Prayer in the Face of Tragedy, Hope for the Future

Prayer in the Face of Tragedy, Hope for the Future

Dear Parishioners:


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Last week’s attack on the Tree of Life Synagogue in Squirrel Hill, Pittsburgh, is the cause of deep sadness and pain. This attack upon people of faith gathered to pray and celebrate the birth of a child and also upon police officers responding to the ensuing violence with no concern for their own safety should be condemned by all.

Anti-Semitism is also to be condemned along with our repudiation of all hatred, bigotry and violence. Let us stand in solidarity with our Jewish brothers and sisters during this time of great distress. Let us pray for all those impacted by this terrible tragedy: “May God grant peace to the dead, healing to the injured, and comfort to the families of those hurt and killed and His peace to all the Jewish Community.”

On Tuesday this week our nation will mark Election Day. It is a day in which Americans vote for the leaders of our federal, state and local governments. As Catholics, we believe that “responsible citizenship is a virtue, and participation in political life is a moral obligation.” Therefore, I urge you as a responsible citizen and faithful Catholic to vote on Tuesday.

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As Catholics we are called to be a voice that is concerned with the dignity of all persons, the protection of the most vulnerable, and the common good of society. On Tuesday, November 6, we have the opportunity to be that voice by voting for candidates who reflect our values. Pray and reflect before you cast your vote and vote using your informed Catholic conscience. Pray too for all candidates for public office and for our nation on Election Day. This week our new Altar Servers begin their service at God’s holy altar.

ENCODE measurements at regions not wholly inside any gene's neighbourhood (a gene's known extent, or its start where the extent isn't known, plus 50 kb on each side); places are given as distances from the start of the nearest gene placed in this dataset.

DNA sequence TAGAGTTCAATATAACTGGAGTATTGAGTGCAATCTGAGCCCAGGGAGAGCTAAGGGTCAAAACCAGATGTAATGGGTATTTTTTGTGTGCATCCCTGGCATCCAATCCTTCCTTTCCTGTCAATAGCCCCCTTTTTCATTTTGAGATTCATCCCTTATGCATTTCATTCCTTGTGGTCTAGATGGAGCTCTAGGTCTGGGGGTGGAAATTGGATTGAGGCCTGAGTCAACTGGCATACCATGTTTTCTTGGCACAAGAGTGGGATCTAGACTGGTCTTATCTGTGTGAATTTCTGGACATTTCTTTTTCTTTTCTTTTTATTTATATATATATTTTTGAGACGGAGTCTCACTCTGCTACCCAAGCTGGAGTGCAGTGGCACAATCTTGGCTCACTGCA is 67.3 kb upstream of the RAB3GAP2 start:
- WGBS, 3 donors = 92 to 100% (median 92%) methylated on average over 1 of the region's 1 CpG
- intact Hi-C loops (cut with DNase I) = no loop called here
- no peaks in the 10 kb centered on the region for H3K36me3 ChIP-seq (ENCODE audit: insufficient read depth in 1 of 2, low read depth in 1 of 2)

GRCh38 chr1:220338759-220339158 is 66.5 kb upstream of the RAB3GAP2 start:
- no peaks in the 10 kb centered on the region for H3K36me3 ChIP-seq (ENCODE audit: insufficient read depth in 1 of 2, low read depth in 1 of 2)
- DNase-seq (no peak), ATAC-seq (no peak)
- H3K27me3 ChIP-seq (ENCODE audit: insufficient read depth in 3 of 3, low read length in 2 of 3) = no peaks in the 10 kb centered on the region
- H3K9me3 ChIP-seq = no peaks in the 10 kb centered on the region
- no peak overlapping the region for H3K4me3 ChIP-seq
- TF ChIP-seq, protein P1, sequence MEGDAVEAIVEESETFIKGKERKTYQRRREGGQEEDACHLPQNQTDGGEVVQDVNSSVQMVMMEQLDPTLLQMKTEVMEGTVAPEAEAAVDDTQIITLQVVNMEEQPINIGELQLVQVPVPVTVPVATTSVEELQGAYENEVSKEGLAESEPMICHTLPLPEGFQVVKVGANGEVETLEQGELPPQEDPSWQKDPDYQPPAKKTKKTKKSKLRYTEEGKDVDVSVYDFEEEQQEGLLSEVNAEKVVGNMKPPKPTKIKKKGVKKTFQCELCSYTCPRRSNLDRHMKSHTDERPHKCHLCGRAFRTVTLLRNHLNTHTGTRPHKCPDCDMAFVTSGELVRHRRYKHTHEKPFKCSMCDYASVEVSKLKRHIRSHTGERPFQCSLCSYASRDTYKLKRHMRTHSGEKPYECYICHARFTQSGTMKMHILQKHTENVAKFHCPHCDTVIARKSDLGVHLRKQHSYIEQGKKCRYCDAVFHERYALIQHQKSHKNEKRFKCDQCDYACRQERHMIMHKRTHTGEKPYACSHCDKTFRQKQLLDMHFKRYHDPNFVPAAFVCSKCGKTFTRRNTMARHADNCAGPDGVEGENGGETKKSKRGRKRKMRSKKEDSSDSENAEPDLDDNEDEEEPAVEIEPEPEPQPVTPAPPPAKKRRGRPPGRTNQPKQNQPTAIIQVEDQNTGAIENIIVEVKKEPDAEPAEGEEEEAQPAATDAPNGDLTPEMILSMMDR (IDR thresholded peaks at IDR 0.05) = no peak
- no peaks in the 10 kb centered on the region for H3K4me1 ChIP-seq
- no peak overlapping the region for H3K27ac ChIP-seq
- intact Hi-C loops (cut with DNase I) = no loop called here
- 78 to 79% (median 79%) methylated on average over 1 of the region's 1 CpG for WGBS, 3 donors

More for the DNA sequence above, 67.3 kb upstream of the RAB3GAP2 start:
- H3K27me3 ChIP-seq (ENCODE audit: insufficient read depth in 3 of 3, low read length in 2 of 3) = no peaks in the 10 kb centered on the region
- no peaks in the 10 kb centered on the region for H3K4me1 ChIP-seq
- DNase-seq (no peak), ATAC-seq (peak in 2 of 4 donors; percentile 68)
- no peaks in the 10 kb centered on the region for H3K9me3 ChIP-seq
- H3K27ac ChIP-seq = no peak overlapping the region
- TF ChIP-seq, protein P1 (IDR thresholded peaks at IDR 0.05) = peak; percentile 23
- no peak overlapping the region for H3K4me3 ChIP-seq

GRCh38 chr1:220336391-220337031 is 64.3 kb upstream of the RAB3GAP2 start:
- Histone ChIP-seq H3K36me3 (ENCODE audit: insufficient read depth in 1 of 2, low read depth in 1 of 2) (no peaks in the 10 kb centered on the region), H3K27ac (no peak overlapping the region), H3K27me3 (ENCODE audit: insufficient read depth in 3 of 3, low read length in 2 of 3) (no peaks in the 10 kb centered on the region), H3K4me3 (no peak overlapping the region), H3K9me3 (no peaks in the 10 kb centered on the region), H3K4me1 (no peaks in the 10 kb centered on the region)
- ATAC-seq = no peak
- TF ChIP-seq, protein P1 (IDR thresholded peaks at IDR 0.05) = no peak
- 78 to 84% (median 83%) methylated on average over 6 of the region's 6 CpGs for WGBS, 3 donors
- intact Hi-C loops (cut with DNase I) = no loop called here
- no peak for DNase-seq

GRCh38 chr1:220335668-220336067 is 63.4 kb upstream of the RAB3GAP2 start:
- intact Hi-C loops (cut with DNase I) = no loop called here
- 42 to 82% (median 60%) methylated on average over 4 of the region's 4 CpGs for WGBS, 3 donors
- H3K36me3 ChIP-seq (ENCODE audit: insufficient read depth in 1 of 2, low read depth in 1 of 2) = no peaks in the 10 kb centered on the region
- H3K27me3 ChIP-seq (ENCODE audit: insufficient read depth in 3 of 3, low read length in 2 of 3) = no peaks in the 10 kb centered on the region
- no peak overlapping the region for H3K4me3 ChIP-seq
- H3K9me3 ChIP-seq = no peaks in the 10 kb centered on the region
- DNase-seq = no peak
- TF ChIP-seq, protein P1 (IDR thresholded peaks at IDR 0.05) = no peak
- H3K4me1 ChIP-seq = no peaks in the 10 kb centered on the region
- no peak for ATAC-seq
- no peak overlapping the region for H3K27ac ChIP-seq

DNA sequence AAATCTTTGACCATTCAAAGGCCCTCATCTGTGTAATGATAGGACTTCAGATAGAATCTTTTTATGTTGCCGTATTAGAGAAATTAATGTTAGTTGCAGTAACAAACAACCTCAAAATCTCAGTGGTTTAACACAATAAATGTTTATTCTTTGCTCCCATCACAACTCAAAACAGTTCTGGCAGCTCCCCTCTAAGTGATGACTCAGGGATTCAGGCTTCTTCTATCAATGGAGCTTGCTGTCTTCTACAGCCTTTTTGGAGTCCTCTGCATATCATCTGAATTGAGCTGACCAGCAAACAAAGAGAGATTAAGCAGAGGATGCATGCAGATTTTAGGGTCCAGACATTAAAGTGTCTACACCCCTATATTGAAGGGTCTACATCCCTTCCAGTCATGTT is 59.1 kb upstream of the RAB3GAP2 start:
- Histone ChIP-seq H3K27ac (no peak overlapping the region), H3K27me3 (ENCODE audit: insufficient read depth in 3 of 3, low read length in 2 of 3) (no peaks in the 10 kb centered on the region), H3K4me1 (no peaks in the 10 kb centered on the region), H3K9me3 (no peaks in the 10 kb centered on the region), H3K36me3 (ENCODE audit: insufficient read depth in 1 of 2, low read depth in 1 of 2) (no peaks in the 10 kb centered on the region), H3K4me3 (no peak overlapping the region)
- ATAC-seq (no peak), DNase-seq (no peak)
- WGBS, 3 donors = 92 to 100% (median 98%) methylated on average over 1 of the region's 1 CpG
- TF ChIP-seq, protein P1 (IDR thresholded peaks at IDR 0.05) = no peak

After a week of training, these ten new servers now begin to serve both Daily and Weekend Masses over the next month. We thank them for their willingness to serve our parish and God. They join the many other OLM Altar Servers who do a tremendous job! Keep them in your prayers.

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Last week I was privileged to visit the St. Cecilia Motherhouse of the Dominican Sisters of Nashville, Tennessee. This past summer one of our own OLM Parishioners, Sister Laura Makin, entered the community. My visit with these good and holy sisters was truly joyful and edifying. The Nashville Dominicans are a thriving community of religious sisters. They are full of faith and joy and offer a wonderful witness of hope for our Church. A young and growing community, there are over 300 sisters in the congregation. I wish to thank Mother Anna Grace Neenan, OP, who was so gracious in allowing my visit with the sisters. Please pray for these sisters as I know they are certainly praying for us.

I am grateful to Bishop Mark Spalding of Nashville who arranged the visit with the Sisters and who was a most gracious host during my brief stay in Nashville. On All Saints and All Souls Day, I was honored to concelebrate and serve as the homilist at Masses at the Cathedral. Bishop Spalding is a dear friend and classmate from the seminary. He was just made bishop last February and it was my first chance to visit with him since that time.

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He is coming to OLM next Sunday to celebrate the Sacrament of Confirmation. Confirmation Mass is next Sunday at 5:00PM as 71 of our young adults receive the Sacrament. In the Sacrament of Confirmation, the baptized person is "sealed with the gift of the Holy Spirit" and is strengthened for service to the Body of Christ. Confirmation is not the end, it is only the beginning of a life committed to Christ and His Church.

So I ask you to continue to pray for these young men and women as they prepare for this milestone in their lives as Catholic Disciples. May it be the beginning of a deeper relationship with Christ and may they heed the words of Pope Emeritus Benedict XV: “The Church has confidence in you and she thanks you for the joy and energy that you contribute. Generously put your talents to use in the service of the proclamation of the Gospel! We know that the Holy Spirit is granted to those who open their hearts to this proclamation. And do not be afraid: Jesus, the Savior of the world, is with us every day until the end of time (cf. Mt 28:20).”

Congrats to the Red Sox on winning the World Series, it was a great victory! Be well. Do good. God Bless. Go Pats!!!